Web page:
Shell Considering Mars Pipeline Expansion

NEW YORK (Reuters) — Shell Midstream Partners LP expects to take final investment decisions on expanding its Mars crude oil pipeline system in the Gulf of Mexico in the first half of the year, Chief Executive Kevin Nichols said on Thursday. 

Shell has seen significant interest from oil producers as the 600,000 barrel-per-day system nears capacity, and the company is working towards finalizing agreements with them for additional capacity on the system, executives said in a conference call with analysts.

“Our outlook, as always, on the Gulf of Mexico remains bullish,” Nichols said.

Production in the area has grown 9% year-over-year, and is up over 57% since 2014, Nichols said.

The company does not want to comment on the specifics of expected added capacity or what it would spend on the project on the Mars corridor, a 163-mile (260-km) crude oil pipeline originating approximately 130 miles offshore in the Gulf of Mexico. It transports crude from the Mississippi Canyon-area to Clovelly, Louisiana.

“When we get to the point of definitive agreements and bringing it online, which is estimated around mid-2021, we’ll give guidance in customary fashion at that point,” said Steven Ledbetter, vice president of commercial for Shell Midstream, said.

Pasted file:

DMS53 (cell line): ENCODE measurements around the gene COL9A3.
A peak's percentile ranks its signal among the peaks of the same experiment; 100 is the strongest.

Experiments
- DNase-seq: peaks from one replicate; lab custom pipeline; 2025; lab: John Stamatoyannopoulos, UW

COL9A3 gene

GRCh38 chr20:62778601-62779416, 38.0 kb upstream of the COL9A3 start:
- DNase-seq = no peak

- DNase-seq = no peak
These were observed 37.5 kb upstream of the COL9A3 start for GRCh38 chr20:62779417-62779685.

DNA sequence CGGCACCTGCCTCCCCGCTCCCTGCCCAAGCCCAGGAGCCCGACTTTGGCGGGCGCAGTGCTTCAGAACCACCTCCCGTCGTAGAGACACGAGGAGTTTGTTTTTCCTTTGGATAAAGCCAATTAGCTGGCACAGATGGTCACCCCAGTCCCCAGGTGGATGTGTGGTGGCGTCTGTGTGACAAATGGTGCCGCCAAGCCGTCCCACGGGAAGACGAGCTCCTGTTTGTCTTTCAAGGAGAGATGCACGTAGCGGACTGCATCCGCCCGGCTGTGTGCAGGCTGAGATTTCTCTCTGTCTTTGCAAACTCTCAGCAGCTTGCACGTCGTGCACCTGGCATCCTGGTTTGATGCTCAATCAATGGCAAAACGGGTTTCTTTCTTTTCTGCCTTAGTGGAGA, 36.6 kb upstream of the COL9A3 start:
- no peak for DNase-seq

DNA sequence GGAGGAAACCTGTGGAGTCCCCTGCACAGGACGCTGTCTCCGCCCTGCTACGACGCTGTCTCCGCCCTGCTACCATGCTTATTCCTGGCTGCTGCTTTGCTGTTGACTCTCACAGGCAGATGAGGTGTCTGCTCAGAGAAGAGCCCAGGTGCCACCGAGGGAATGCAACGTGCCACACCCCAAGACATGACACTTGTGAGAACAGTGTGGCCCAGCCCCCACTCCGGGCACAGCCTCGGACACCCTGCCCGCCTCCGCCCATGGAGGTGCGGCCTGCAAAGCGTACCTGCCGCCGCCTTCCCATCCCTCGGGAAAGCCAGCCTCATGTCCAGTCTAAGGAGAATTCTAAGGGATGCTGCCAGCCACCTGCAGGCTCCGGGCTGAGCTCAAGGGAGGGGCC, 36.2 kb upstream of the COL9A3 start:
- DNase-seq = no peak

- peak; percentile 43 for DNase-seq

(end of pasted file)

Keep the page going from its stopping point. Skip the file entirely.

Shell also said Amberjack Pipeline Co has signed a dedication and connection agreement with Chevron Corp’s Gulf of Mexico anchor project, which is expected to produce oil in 2024.

The project is expected to open up 75,000 bpd of crude oil production, which will be transported on the Amberjack pipeline.

Amberjack Pipeline Co is a joint venture between Shell Midstream Partners and Chevron Pipeline Company.

The Amberjack pipeline system can carry about 350,000 bpd from the U.S. Gulf of Mexico to refiners in Texas and Louisiana.

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